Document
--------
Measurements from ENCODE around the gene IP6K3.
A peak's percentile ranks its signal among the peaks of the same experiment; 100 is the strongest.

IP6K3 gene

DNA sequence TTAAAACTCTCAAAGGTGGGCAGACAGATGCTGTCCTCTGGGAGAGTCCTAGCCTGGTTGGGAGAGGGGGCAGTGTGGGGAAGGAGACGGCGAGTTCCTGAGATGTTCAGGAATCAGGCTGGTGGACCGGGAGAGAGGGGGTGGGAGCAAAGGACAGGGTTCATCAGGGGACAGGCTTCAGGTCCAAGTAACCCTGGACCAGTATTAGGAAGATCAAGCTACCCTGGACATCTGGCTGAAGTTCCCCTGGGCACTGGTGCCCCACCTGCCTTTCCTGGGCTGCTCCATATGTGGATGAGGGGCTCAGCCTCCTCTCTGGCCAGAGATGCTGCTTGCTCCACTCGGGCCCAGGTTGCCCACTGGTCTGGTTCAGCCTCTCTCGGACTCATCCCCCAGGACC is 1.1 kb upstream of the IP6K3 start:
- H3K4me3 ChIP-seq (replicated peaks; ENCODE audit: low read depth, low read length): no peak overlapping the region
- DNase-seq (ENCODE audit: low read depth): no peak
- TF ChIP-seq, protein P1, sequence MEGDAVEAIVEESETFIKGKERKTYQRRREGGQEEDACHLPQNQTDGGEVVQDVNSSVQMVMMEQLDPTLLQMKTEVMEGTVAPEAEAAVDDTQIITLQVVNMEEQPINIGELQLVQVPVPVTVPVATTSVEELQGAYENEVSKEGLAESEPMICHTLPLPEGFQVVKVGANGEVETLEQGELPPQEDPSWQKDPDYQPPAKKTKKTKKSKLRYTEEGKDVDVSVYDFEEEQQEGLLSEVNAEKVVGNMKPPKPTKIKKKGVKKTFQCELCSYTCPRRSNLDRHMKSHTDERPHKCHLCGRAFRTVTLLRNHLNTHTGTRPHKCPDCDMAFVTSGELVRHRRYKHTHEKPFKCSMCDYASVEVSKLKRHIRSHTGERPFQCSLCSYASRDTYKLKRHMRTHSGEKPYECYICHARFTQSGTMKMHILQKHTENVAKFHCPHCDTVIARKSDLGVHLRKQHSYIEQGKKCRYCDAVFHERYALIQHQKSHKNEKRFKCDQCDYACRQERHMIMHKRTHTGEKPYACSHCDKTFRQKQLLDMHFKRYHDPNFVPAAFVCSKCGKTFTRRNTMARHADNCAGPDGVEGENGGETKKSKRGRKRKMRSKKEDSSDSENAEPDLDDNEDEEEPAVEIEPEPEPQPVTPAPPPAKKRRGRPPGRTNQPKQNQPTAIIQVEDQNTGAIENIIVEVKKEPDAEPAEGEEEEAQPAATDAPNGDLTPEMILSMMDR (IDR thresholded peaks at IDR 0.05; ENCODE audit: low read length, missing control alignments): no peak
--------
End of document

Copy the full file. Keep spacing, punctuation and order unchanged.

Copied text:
Measurements from ENCODE around the gene IP6K3.
A peak's percentile ranks its signal among the peaks of the same experiment; 100 is the strongest.

IP6K3 gene

DNA sequence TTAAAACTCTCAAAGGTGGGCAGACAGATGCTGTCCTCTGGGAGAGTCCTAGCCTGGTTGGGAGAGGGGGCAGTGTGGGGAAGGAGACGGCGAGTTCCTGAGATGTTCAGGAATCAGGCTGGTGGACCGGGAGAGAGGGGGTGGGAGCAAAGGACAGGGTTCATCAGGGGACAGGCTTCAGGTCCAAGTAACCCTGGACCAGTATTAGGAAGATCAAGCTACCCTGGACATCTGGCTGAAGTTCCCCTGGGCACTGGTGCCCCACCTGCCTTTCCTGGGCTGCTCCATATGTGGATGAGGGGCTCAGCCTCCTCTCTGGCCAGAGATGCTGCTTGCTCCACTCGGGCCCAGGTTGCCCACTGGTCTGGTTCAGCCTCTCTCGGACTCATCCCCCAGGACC is 1.1 kb upstream of the IP6K3 start:
- H3K4me3 ChIP-seq (replicated peaks; ENCODE audit: low read depth, low read length): no peak overlapping the region
- DNase-seq (ENCODE audit: low read depth): no peak
- TF ChIP-seq, protein P1, sequence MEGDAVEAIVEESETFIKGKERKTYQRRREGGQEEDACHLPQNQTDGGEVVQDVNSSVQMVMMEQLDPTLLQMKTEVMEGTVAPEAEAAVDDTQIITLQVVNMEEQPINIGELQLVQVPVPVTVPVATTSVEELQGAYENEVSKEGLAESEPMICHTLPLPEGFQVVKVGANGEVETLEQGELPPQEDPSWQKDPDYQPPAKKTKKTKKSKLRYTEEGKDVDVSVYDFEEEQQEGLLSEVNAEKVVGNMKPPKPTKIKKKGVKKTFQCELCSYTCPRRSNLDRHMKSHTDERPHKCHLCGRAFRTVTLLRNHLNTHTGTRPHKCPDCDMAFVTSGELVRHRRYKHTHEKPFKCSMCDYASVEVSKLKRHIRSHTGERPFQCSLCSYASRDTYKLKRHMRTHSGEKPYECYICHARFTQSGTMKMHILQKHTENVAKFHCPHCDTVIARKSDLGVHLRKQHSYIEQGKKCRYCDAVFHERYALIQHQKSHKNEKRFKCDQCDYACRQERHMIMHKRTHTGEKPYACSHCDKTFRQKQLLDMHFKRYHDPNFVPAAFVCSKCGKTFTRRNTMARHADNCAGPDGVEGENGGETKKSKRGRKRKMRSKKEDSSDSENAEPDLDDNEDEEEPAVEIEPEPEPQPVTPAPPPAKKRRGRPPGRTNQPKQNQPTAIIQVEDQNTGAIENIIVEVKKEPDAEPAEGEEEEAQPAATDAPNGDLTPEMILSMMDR (IDR thresholded peaks at IDR 0.05; ENCODE audit: low read length, missing control alignments): no peak